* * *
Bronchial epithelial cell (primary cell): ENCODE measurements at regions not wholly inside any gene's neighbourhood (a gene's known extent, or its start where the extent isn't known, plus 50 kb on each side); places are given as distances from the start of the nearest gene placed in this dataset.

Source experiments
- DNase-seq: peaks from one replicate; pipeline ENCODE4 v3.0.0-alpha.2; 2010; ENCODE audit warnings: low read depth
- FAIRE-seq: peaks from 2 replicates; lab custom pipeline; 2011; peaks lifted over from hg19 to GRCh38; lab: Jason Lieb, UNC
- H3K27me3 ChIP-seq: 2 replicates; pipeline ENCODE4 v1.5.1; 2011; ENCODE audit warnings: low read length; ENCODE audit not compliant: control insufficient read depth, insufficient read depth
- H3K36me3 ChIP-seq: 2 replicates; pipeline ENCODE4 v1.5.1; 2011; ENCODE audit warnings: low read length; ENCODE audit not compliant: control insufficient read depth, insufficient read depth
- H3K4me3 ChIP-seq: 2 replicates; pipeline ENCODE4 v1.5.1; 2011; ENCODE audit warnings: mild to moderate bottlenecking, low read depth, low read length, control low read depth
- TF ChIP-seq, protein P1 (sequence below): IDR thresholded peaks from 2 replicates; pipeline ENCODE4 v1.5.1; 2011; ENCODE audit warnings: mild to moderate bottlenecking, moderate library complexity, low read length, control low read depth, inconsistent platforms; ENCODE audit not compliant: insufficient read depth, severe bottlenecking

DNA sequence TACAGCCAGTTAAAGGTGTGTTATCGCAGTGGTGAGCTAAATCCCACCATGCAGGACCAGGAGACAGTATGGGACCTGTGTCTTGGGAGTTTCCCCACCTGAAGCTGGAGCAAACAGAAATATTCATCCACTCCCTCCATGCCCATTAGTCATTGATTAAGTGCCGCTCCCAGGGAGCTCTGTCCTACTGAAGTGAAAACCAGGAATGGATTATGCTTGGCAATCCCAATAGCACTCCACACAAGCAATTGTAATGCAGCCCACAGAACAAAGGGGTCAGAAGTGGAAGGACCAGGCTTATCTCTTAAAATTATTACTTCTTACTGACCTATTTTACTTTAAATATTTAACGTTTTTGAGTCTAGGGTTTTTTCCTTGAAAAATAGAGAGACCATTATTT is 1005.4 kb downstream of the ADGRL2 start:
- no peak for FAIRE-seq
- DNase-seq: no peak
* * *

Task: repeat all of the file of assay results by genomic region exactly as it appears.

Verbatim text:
Bronchial epithelial cell (primary cell): ENCODE measurements at regions not wholly inside any gene's neighbourhood (a gene's known extent, or its start where the extent isn't known, plus 50 kb on each side); places are given as distances from the start of the nearest gene placed in this dataset.

Source experiments
- DNase-seq: peaks from one replicate; pipeline ENCODE4 v3.0.0-alpha.2; 2010; ENCODE audit warnings: low read depth
- FAIRE-seq: peaks from 2 replicates; lab custom pipeline; 2011; peaks lifted over from hg19 to GRCh38; lab: Jason Lieb, UNC
- H3K27me3 ChIP-seq: 2 replicates; pipeline ENCODE4 v1.5.1; 2011; ENCODE audit warnings: low read length; ENCODE audit not compliant: control insufficient read depth, insufficient read depth
- H3K36me3 ChIP-seq: 2 replicates; pipeline ENCODE4 v1.5.1; 2011; ENCODE audit warnings: low read length; ENCODE audit not compliant: control insufficient read depth, insufficient read depth
- H3K4me3 ChIP-seq: 2 replicates; pipeline ENCODE4 v1.5.1; 2011; ENCODE audit warnings: mild to moderate bottlenecking, low read depth, low read length, control low read depth
- TF ChIP-seq, protein P1 (sequence below): IDR thresholded peaks from 2 replicates; pipeline ENCODE4 v1.5.1; 2011; ENCODE audit warnings: mild to moderate bottlenecking, moderate library complexity, low read length, control low read depth, inconsistent platforms; ENCODE audit not compliant: insufficient read depth, severe bottlenecking

DNA sequence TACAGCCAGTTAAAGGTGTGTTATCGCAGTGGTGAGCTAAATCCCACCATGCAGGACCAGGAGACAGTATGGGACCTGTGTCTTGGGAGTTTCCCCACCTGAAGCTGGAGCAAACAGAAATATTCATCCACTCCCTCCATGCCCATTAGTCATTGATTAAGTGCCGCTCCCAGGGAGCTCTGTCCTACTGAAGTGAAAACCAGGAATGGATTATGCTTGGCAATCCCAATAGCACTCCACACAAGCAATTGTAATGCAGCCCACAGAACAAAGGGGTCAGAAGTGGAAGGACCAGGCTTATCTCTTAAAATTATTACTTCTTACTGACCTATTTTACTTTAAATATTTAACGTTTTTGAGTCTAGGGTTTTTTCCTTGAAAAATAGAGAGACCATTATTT is 1005.4 kb downstream of the ADGRL2 start:
- no peak for FAIRE-seq
- DNase-seq: no peak